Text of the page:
Recently an unnecessary financial incident was caused as a result of an inadequate tank inspection and failure to recognize the hazards of rain entering leaking fixed roofs of storage tanks. A bolted bladder tank upgrade was scoped for miscellaneous repairs including a bladder replacement. The terminal requested a tank inspection but limited the inspection to only certain accessible portions of the tank. The job was then scoped and cost estimated. Later additional funds had to be allocated to fix unanticipated problems that the inspection failed to reveal. These problems included severe internal corrosion of the bladder ring and the entire second course, which now must be replaced, but which was unanticipated after the tank had been inspected and the job cost estimated.

  • September/October 2003 Inspectioneering Journal

    On September 1, 2003 API has launched an exciting new service for the inspection industry - Individual Certification Program (ICP) Directory, an online listing of certified individuals. The new ICP Directory provides a free and easy to use method for locating inspectors by certification and/or by geographic location. Over the years, API has received many requests to publish the API Individual Certification Programs participants' information, so this program was long expected and much needed. Already since this information was first published on API's website, the ICP Directory drew over 2000 searches. Inspectors' participation in this listing is completely voluntary.

  • API Inspection Benchmarking Survey
    September/October 2003 Inspectioneering Journal
    By John Reynolds at Intertek

    The API Inspection Subcommittee has issued the second edition of their inspection benchmarking survey. We are encouraging as many sites, worldwide, to participate as possible, so that we have the most amount of data available for analysis and conclusions.

  • API TES - Tank Entry Supervisor Certification (TES)
    September/October 2003 Inspectioneering Journal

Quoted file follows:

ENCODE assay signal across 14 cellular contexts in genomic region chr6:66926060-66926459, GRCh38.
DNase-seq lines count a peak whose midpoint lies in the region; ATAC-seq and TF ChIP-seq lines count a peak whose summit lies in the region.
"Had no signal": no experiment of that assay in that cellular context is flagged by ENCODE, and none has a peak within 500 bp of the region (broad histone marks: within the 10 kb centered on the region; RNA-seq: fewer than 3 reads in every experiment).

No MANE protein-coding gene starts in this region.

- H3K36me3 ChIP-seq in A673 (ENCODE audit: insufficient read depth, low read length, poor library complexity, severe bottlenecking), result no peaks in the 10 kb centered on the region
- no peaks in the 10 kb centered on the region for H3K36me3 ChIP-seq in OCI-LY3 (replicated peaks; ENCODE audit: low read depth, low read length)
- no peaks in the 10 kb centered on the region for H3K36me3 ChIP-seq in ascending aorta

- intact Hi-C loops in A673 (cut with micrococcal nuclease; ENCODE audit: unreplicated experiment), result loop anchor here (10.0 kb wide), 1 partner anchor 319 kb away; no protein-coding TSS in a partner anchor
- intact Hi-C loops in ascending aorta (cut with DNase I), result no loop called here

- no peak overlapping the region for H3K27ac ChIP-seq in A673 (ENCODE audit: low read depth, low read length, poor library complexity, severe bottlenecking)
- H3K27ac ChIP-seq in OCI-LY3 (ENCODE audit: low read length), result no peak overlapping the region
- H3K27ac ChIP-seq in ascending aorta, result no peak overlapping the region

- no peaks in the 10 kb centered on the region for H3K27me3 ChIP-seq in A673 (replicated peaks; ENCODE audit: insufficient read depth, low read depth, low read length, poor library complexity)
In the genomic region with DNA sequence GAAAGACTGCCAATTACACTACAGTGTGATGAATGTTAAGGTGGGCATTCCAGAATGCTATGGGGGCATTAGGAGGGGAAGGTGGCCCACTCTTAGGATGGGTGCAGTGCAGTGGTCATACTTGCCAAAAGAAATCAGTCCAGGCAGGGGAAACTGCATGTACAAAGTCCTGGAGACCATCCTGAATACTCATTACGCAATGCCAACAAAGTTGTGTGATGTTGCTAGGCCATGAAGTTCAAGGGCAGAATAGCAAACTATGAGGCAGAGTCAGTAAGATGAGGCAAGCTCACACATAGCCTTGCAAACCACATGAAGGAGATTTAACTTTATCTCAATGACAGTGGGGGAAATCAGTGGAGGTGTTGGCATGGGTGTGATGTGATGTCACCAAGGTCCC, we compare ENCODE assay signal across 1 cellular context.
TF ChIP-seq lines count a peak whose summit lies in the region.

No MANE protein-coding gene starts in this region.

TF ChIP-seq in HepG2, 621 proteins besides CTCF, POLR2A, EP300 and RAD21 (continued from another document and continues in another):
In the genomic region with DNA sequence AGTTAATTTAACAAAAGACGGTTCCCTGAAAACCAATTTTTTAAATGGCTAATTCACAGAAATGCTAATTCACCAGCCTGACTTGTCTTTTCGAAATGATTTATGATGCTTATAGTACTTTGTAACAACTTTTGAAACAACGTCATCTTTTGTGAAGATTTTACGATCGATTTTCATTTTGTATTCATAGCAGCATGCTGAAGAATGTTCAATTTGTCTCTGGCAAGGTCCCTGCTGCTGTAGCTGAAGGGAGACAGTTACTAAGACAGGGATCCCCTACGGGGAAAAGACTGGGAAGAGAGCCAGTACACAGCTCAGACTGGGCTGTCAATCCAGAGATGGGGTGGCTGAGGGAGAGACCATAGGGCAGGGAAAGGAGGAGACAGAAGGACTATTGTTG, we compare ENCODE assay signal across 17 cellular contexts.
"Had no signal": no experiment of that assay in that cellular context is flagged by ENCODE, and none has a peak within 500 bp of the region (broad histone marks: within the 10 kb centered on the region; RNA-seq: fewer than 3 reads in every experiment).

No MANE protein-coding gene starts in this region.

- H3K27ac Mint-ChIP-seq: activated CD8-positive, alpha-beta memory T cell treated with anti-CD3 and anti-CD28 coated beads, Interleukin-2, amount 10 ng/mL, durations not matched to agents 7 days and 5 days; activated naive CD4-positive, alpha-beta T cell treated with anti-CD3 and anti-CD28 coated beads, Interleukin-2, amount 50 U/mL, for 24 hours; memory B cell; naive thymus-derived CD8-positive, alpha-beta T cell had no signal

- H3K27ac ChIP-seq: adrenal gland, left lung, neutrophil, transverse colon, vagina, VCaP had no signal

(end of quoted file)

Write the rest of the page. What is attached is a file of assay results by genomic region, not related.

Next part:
API is currently developing a new Certification Program - Tank Entry Supervisor Certification (TES).

  • November/December 2003 Inspectioneering Journal
    By Kelley Jones at Pro-Inspect Inc.

    In the previous articles, we have put all the Pre-Turnaround and actual Turnaround activities in place to get the job safely done. Now we need to find the API Inspectors and have them approved by the client as quickly as possible. I have indicated below how to accomplish this task in a quick and efficient manner.

  • January/February 2003 Inspectioneering Journal
    By Kelley Jones at Pro-Inspect Inc.

    We have discussed most of the pre-turnaround planning details. We are ready for the next step. The cost for the Turnaround is normally the most important item right behind SAFETY. In many cases the salary, per diem and travel costs have been part of early discussions with the client. Now it is time to examine these inspector costs in-depth. What affects these costs? How can we increase our efficiency in this area?

  • March/April 2003 Inspectioneering Journal
    By Dr. Nand K. Gupta at Omega International Technology, Inc.

    During the past two years, a new High Resolution Gamma Ray Detector Array System to detect and measure small corrosion pits in real-time in the inservice piping in process industries, has been in development. This High Resolution Gamma Ray Detector Array can be substituted in place of the standard detector array in our ThruVU (TVU) system. The first High Resolution detector array has a total width of 1.00" and consists of 76 channels with 0.013" detector pitch. On the other hand, the detector pitch is 0.130" in the standard TVU detector array. So, the new High Resolution detector array can potentially provide a 10x better spatial resolution compared to the TVU standard detector array.

  • May/June 2003 Inspectioneering Journal
    By David R. Hall at Longview Inspection

    Many of the guyed flare stacks and wire rope or strand supported structures in use in U.S. and overseas refineries, pipelines and chemical plants were erected in the 1950's, 60's and 70's. Some were built even earlier. While many of the components of these structures have been routinely inspected by various methods of testing, the wire rope and strand that support and hold these structures in position have, typically, been taken for granted and only elementary visual inspections have been performed. Wire rope and strands in sedentary environments deteriorate and lose their working capability due to many factors. These factors exist both internally and externally.